Massachusetts' first GIO discusses open data and the evolution of his office.
Tony Parham was named the state’s first government innovation officer by Gov. Deval Patrick in 2012. Parham brings a varied background to the position, with experience in marketing, product management, software development and strategic planning. His mission is to find new ideas and technologies that make government function more smoothly for residents.
Under the executive order that created my role, I reported to the governor and the secretary of administration and finance. Since then we’ve enhanced our partnerships, and now we’re also reporting into MassIT, our IT organization. I’ve also added a deputy GIO and launched a program that we call the Commonwealth of Massachusetts Innovation Fellows. We borrowed the concept from the White House Presidential Innovation Fellows program, where they bring in talented individuals from the private sector to tackle specific government projects. We thought that was a great idea, so now we have seven fellows who are absolute rock stars who will be working on projects for us for about 12 months.
In the beginning my staff was just me, and I had a seed fund that I could use to start certain projects. I went on a listening tour where I talked to agency leaders about their customers and where there might be opportunities for innovation. Out of that came several hundred ideas. I created a set of guiding principles and identified a list of 11 projects. Business plans were created for each one of those and eight of them were funded.
We have health and human services programs that receive reimbursement from federal funds. But funds were being left on the table because our data warehouse couldn’t report certain activities. So we enhanced the reporting capability of the data warehouse. For a $1 million, one-time investment we increased our federal financial participation by $11 million in the first year, plus $7 million per year going forward.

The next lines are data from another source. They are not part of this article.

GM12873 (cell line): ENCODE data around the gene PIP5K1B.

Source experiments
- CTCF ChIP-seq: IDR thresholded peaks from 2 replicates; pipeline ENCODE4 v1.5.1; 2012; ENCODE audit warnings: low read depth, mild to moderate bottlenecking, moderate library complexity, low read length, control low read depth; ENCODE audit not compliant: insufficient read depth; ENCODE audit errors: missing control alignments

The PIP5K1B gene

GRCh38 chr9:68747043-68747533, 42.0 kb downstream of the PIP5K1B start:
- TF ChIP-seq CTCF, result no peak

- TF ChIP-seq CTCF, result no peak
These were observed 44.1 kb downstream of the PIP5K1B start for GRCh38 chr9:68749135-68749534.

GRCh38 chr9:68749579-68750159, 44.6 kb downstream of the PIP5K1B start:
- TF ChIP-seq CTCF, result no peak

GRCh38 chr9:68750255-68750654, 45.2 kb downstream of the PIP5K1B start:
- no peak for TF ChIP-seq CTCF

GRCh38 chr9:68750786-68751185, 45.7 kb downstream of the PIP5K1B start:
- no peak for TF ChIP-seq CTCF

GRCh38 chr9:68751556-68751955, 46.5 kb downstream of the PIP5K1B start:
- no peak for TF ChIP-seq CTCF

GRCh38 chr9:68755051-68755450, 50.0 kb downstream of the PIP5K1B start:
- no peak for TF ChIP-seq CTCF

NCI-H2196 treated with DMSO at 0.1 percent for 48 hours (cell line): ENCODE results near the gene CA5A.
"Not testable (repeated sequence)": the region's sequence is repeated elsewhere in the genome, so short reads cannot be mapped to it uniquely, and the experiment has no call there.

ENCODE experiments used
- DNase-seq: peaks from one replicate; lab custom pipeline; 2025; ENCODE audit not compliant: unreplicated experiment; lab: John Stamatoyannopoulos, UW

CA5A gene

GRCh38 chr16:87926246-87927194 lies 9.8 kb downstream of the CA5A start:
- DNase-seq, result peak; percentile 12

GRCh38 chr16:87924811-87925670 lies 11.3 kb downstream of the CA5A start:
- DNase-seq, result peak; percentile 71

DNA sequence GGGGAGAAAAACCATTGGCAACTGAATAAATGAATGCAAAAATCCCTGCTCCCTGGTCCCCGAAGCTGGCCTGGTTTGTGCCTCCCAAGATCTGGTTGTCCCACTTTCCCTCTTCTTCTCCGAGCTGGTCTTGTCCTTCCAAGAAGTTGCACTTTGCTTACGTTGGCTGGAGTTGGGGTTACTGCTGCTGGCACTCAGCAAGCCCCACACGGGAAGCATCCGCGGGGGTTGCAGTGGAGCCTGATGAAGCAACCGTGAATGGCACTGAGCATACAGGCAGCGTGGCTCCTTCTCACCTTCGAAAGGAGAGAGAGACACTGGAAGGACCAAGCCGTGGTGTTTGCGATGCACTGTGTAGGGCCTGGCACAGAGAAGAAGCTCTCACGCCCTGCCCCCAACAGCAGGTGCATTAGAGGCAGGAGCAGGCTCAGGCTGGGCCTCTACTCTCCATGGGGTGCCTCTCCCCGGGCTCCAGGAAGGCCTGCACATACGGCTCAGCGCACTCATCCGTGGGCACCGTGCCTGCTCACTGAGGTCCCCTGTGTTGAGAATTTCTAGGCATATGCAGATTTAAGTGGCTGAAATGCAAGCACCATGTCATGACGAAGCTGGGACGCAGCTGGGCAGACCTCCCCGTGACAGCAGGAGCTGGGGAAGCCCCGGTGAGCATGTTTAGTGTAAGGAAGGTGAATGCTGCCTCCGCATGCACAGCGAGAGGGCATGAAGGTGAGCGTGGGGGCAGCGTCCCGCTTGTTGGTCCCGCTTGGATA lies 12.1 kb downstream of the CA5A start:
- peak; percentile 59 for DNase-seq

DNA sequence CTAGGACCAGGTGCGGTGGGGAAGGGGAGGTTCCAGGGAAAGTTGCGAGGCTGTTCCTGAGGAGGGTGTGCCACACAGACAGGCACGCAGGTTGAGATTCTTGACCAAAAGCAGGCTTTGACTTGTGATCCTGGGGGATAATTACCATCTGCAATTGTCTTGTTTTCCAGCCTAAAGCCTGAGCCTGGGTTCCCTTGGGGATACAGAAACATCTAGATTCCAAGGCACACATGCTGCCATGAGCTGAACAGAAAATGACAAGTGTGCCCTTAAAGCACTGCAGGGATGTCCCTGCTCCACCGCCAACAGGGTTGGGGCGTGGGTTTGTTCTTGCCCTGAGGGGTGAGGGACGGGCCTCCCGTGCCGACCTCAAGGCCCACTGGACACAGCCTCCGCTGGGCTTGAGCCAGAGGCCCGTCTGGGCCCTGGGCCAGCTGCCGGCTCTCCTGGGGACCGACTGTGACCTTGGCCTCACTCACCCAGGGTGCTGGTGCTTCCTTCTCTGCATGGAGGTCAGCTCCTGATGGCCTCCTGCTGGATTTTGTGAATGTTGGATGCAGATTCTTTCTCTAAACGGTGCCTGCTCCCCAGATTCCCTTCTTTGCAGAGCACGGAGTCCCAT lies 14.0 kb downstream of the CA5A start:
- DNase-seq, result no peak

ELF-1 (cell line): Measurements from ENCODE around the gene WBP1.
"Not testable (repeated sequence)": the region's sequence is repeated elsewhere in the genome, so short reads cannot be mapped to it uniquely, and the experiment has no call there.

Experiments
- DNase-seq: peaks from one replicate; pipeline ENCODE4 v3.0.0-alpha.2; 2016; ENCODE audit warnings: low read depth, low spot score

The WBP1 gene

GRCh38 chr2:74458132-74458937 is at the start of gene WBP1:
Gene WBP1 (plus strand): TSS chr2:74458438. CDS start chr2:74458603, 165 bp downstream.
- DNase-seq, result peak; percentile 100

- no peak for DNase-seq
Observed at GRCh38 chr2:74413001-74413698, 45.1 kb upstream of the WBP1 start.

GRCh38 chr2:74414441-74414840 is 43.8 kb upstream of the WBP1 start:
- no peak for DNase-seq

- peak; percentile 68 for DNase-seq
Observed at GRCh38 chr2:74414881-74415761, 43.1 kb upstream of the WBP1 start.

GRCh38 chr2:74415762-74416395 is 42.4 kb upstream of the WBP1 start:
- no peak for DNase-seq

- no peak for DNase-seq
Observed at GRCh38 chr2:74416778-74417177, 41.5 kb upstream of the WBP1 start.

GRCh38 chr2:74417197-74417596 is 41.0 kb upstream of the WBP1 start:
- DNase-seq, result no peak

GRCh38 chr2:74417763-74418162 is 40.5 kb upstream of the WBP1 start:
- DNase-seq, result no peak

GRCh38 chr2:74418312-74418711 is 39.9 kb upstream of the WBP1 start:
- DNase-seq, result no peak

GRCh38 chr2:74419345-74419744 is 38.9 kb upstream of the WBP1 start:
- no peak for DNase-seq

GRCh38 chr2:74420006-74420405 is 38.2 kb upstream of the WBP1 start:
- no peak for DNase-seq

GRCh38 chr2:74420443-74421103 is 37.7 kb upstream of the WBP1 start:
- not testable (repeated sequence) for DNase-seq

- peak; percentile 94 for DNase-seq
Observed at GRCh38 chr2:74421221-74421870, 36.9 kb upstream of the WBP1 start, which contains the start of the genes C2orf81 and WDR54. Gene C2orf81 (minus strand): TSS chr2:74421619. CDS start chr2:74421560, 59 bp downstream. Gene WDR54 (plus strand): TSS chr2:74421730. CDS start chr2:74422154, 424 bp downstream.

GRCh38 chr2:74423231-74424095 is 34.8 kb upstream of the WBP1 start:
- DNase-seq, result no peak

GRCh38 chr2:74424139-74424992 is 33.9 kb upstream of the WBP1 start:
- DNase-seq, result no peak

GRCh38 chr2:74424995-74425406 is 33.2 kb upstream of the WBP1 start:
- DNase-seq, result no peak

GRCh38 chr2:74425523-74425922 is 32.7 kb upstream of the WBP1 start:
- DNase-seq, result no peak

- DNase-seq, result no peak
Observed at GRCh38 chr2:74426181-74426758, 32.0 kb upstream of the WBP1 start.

We also created an innovation crowdsourcing platform called iCatalyst, which can be pointed to specific audiences to provide feedback to help us solve thorny challenges. The tool can be pointed as narrowly or broadly as desired, and folks can securely get feedback from the audience to help them in their particular challenge.
As mobile devices have become more prevalent, our commonwealth transportation authority could have created mobile applications, but they did not. Instead, they used an API to publish train and bus schedule information in an open, computer-readable format. That created an ecosystem of third-party applications.
We’ve moved on to do other things. For example, we’ve partnered with an organization called hack/reduce in Cambridge to host hackathons with data professionals. And we held what we called a Mass EduData Challenge, which was a competition to make education data more useful to parents, school council members and others. Now one of our Massachusetts Innovation Fellows is creating an open data portal where we’ll be publishing more open data.